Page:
Light Khaki Supplex Bomber with Grey Rabbit Fur - REDUCED TO $27.30!

As you know Black Friday is the day following Thanksgiving Day in the United States, and traditionally marks the beginning of the Christmas shopping season. There are two explanations why it is called Black Friday:

1) The day’s name originated in Philadelphia in the 1960s, where it described the heavy and disruptive  traffic on the day after Thanksgiving when many stores offered large discounts. In the 1970s the term Black Friday was used in other cities around the USA.

2) “Black Friday” indicates the point at which retailers begin to turn a profit, or are “in the black” after buying their Christmas inventories.

In any case, the term became popular in the 1980s and widely used by the 1990s when it was often described as the busiest shopping day of the year. This was not the case until 2003 when it first hit the number one position.

What aboout Black THURSDAY? Well, the shops started opening earlier and earlier each year, till many larger department stores kept the doors open from Thursday onward.  Check out Walmart’s campaign this year:

Why is it the beginning of the Christmas sales? Well, the Thanksgiving Parades were often sponsored by the larger department stores,  and the parade often included an appearance by Santa at the end of the parade, with the idea that ‘Santa is just around the corner’. As all retailers wanted to be first to offer Christmas Sales, it was an unwritten etiquette among the retailers to not advertise Christmas till after the Thanksgiving Parade.

So now you better take advantage of our Sales Specials!!

Thanks Giving according to the Mad Bomber

November 25, 2011 by
Settlers - or how we think of them now...
Settlers – or how we think of them now…

This year Thanksgiving I have heard people asking if people abroad celebrate this holiday. At Mad Bomber we like to think of us as multi-culturally aware and thought we’d just elaborate on where Thanksgiving really came from before we tempt you with our amazingly good value hat offers.

To begin with, Thanksgiving Day is a holiday celebrated in the United States and on a different day in Canada! Thanksgiving is celebrated on Columbus day in Canada and on the fourth Thursday of November in the United States. Thanksgiving originated from a mix of European and Native traditions.

Typically in Europe, festivals were held before and after harvest to give thanks for a good yield, and to rejoice after hard work with the rest of the community. Native Americans also celebrated the end of a harvest season, so when Europeans first arrived in the Americas, they brought with them their own harvest festival traditions from Europe, celebrating their safe voyage, peace and good harvest. The two similar traditions were identified as a common interest and used to bond with the Native Americans, hence it became a much more important feast in America where Indians and Cowboys (excuse the term) were often at odds with each other as they squabled and argued with each other over food and land. Any reason to celebrate mutual appreciation was both politically and spiritually important to keep the peace and show appreciation for each other’s good deeds.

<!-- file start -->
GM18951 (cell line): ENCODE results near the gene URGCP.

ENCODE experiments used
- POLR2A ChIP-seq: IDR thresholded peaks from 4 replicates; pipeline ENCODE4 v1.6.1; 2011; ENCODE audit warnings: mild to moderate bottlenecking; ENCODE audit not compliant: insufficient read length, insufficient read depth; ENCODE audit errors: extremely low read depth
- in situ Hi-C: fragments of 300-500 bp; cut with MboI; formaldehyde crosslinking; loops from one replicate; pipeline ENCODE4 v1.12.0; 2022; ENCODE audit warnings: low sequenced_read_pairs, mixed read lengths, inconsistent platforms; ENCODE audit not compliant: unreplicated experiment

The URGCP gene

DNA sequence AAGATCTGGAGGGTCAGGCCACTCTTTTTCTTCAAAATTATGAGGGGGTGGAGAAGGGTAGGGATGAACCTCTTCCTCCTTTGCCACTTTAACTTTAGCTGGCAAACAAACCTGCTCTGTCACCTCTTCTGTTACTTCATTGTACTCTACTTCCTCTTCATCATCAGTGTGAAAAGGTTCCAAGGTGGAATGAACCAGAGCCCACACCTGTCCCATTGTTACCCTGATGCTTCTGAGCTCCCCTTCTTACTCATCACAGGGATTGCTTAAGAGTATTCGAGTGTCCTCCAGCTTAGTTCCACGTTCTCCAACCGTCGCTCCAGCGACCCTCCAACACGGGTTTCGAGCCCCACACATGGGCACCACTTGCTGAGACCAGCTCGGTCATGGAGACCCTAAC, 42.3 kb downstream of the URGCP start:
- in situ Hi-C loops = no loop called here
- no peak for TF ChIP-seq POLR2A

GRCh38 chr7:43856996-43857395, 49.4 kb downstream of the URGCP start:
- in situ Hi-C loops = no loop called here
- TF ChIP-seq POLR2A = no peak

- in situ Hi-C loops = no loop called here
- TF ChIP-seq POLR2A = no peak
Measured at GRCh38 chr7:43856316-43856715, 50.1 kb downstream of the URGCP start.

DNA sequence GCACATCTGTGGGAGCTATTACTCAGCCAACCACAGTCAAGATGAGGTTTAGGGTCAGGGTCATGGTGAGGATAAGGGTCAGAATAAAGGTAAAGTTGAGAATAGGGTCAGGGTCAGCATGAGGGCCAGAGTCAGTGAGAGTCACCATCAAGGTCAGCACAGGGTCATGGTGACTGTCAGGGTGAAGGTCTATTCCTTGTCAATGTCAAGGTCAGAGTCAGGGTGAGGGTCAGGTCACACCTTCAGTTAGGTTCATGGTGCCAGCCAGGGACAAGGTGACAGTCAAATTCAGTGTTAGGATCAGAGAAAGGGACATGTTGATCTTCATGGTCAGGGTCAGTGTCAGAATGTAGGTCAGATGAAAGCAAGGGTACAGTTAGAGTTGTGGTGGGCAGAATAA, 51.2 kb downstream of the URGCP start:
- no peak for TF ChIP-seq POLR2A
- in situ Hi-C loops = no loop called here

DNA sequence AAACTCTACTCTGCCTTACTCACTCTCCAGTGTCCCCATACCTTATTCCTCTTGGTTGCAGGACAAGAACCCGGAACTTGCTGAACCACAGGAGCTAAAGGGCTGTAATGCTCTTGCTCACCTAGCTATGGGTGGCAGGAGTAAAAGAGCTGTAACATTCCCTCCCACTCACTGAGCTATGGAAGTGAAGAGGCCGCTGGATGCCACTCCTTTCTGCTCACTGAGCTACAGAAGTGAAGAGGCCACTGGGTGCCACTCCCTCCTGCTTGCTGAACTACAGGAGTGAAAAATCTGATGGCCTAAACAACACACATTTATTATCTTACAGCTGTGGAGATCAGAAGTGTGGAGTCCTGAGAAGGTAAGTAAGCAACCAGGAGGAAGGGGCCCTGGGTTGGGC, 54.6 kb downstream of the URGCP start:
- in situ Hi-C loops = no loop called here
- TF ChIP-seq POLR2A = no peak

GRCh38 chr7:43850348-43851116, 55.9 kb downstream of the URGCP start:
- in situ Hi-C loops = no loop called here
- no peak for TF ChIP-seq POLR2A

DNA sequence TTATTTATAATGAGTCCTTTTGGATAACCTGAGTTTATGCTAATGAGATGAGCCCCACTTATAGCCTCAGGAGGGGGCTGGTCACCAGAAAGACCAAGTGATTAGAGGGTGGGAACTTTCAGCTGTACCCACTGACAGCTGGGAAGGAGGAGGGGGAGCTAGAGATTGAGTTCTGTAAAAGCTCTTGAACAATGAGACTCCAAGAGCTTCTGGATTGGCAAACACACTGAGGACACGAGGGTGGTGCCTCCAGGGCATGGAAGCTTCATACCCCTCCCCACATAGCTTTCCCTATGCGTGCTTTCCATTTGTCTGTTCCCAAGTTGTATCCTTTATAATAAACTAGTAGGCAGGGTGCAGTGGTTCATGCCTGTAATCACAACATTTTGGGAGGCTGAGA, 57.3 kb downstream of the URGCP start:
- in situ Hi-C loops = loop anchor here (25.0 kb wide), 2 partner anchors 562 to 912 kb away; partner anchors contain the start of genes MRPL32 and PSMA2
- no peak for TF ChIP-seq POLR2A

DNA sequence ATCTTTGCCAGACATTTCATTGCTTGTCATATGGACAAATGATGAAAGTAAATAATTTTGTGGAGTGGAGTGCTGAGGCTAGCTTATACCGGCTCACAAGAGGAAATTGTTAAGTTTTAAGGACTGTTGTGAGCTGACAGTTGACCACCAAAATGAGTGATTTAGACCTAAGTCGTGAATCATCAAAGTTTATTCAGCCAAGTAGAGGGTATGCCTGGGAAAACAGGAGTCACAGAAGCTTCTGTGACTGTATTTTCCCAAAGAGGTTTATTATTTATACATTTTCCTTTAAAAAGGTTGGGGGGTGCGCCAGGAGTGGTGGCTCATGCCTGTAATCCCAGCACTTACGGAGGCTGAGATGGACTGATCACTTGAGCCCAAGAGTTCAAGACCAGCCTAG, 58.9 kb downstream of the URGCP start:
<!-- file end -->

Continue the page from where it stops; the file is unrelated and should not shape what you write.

The Canadian version of Thanksgiving actually originated somewhere else completely! Thanksgiving celebration was not for harvest, but in thanks for surviving the long journey from England to Canada through storms and icebergs. It started in the 1570s when Martin Frobisher, found a northern passage to the Pacific Ocean. One of the first recorded official

American Thanksgiving celebrations can be traced back to a celebration at Plymouth, in present-day Massachusetts where the settlers finally had a successful harvest in 1621 which could feed all the colonist. In the years prior the Plymouth colony did not have enough food to feed half of the 100+ colonists, and the Wampanoag Native Americans helped the Pilgrims by providing seeds and teaching them to fish. So as you can see Thanksgiving as is celebrated in the USA really is specific to Northern America, where the settlers and the Native Americans had a love/hate relationship.

The very few places where Thanksgiving is celebrated in much more modest ways around the world were often due to an American influence; Whaling ships brought it to Norfolk Island (Australian waters), the Netherlands where many settlers came from. Some countries which have a Thanksgiving day of sorts that do not have USA links are Grenada, Japan and Liberia.

If you’re uncomfortable about shopping online why not check out our new offer/instructions! Of course we have new Specials on as well – CLICK HERE!